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The Johnnie Be Eighty Sessions
The final sounds of Johnnie Johnson
By Dean C. Minderman of The Riverfront Times, St. Louis, Mo. May18th, 2005 http://rftstl.com/Issues/2005-05-18/music/bsides.html
From his time with Chuck Berry through his work with Keith Richards, Bob Weir and Eric Clapton, to his own records and gigs, Johnnie Johnson was a natural collaborator. On Johnnie Be Eighty, and Still Bad, his final recording issued just a week after his death, the veteran pianist teamed up with a relative newcomer, songwriter/producer and indie record entrepreneur Jeff Alexander.
A transplanted New Yorker, Alexander had been a fan since seeing Johnson perform back East during the early '90s. After moving to St. Louis in 1997, he approached the pianist at a birthday celebration for Henry Townsend. "He was very interested in the fact that I had songs, and I gave him a manila folder of lyrics," recalls Alexander. "He gave me his phone number, and we spoke on the phone a bunch of times."
Those conversations led to a Johnson cameo on School for Fools, a 2002 collection of Alexander's songs featuring a diverse cast of musicians and singers. Alexander and Johnson kept in touch after those sessions, and as their friendship grew, Alexander started writing "with Johnnie in mind."
When they decided to record together last year, former Blues Brothers frontman Larry Thurston was a natural choice as singer. Bassist Gus Thornton was another easy decision, as he'd worked alongside Johnson on many gigs over past the 25 years. Alexander recruited local standout Rich McDonough to play guitar, and McDonough brought along drummer Joe Pastor.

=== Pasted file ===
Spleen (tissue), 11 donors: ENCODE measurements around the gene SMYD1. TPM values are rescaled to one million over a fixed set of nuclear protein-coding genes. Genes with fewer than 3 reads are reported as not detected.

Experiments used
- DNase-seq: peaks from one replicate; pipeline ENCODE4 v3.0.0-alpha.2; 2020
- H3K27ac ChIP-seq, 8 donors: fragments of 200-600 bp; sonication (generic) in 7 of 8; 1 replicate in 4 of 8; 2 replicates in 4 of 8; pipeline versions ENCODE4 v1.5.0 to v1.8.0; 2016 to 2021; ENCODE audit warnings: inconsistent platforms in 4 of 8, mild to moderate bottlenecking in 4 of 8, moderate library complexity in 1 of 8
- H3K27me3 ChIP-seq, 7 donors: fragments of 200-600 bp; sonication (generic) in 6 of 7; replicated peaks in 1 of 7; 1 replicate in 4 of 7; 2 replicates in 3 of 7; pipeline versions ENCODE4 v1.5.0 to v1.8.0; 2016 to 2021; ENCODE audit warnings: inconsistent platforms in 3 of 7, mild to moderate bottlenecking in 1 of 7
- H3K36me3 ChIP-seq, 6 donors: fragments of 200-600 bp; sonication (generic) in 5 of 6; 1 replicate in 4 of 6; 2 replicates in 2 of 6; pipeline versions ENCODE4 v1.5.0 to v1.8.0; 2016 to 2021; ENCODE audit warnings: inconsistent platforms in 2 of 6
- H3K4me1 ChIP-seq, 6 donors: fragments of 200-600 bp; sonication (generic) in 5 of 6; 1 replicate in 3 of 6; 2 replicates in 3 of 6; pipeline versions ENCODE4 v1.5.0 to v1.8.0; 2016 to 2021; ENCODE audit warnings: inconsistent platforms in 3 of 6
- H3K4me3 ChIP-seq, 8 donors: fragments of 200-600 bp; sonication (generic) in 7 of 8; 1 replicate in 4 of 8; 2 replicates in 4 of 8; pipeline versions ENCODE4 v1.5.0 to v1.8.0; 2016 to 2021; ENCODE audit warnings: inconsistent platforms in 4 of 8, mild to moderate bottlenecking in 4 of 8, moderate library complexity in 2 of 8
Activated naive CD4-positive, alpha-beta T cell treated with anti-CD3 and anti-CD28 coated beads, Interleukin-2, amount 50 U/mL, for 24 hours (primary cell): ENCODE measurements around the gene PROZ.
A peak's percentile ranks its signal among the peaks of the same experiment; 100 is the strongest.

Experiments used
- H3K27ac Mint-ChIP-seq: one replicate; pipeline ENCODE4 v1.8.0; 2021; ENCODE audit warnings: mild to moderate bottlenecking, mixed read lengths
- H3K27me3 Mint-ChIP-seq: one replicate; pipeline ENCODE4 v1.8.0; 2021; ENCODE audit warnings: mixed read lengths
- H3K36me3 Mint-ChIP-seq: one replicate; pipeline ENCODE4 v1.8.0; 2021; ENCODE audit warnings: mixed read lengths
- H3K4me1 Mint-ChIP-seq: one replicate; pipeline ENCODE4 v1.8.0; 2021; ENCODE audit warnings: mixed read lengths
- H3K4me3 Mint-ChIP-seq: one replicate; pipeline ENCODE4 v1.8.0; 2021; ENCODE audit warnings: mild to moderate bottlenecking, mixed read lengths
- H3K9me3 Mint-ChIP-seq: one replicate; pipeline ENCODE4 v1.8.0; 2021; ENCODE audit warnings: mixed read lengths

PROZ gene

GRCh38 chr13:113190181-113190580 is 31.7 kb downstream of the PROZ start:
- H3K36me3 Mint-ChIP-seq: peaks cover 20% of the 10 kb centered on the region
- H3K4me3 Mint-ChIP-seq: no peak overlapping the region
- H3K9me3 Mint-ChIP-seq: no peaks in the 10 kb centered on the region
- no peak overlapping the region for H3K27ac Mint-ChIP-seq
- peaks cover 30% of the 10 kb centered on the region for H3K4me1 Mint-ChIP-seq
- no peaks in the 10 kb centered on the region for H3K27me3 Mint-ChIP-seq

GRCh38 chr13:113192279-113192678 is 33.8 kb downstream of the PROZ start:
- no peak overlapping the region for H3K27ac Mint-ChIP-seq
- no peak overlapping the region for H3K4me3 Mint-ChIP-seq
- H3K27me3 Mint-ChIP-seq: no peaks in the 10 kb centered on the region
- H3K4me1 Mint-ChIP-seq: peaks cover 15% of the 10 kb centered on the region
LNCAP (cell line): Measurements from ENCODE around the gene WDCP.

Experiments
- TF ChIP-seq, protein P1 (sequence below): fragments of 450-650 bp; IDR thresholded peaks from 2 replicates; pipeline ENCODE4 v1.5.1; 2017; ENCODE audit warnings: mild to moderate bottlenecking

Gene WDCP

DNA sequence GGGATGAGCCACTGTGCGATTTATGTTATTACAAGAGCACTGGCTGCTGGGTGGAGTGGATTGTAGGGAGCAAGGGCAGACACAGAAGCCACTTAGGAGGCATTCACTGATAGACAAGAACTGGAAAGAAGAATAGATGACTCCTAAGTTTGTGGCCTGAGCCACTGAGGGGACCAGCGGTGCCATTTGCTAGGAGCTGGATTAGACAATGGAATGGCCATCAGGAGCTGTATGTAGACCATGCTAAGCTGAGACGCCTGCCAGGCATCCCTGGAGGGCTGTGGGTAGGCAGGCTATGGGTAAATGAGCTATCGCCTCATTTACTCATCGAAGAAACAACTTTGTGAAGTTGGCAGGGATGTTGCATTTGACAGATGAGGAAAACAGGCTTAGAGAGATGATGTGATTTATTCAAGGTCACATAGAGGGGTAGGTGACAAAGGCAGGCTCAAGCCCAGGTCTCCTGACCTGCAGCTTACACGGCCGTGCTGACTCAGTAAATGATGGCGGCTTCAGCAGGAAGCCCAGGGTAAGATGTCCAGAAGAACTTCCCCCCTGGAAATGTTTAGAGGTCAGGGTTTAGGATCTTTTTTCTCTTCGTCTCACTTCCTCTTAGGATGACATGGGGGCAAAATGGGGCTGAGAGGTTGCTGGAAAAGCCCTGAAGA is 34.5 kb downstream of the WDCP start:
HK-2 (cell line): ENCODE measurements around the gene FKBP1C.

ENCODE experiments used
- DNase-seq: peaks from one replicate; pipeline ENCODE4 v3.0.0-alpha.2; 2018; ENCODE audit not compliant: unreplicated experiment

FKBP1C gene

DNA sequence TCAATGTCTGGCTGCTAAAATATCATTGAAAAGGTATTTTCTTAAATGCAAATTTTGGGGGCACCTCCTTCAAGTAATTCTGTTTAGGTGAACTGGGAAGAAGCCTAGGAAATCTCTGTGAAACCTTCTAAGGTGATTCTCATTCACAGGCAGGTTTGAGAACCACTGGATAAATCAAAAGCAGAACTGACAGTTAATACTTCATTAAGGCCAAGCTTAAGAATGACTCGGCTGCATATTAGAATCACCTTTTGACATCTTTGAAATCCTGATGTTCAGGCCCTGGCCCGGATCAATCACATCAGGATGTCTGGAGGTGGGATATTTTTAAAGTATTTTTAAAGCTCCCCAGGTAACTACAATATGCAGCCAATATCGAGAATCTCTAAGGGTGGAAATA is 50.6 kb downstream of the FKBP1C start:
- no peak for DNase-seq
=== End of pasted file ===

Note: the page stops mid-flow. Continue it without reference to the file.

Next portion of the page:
Alexander custom-crafted a half-dozen songs for the sessions, including "Beach Weather," which evokes the pianist's easygoing attitude, and "Lucky Four," inspired by Johnson's relationship with his wife. "I've never seen two people who loved each other the way Johnnie and Frances did," says Alexander. During rehearsals, "Johnnie called up Frances and made the band play the song over the phone for her, like a little kid showing off. He really was supposed to sing that song, but [because of his health] it just didn't happen. Frances did get to hear him sing it at home. "
Tracking was done in two days last fall at Sonic Temple Studios in Union, Missouri, and Johnson, though ailing, was highly focused. "We had stopped at White Castle on the way there, and Johnnie had some burgers and a cup of coffee," Alexander remembers. "He walked right to the piano, sat down, had his coffee and a burger, and didn't get up but two or three times for the rest of the day. He didn't say a word, but every time his fingers hit the piano, he took charge."
While Alexander waits to see how critics and the marketplace will receive Johnnie Be Eighty, he treasures his memories of Johnson and this final project. "Everybody who met Johnnie loved him, and people who got to be his friends really got something special."